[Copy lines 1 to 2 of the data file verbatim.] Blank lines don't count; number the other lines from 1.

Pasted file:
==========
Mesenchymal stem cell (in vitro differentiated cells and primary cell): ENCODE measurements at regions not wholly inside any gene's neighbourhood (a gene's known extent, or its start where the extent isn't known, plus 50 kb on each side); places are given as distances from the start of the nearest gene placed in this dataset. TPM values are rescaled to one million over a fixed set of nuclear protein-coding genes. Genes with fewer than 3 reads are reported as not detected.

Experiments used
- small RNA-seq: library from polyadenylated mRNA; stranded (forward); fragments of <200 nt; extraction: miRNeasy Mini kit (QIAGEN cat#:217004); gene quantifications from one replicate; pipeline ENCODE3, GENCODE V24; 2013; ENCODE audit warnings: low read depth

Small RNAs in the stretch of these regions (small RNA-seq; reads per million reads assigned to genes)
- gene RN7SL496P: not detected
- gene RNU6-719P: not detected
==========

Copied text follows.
Mesenchymal stem cell (in vitro differentiated cells and primary cell): ENCODE measurements at regions not wholly inside any gene's neighbourhood (a gene's known extent, or its start where the extent isn't known, plus 50 kb on each side); places are given as distances from the start of the nearest gene placed in this dataset. TPM values are rescaled to one million over a fixed set of nuclear protein-coding genes. Genes with fewer than 3 reads are reported as not detected.

Experiments used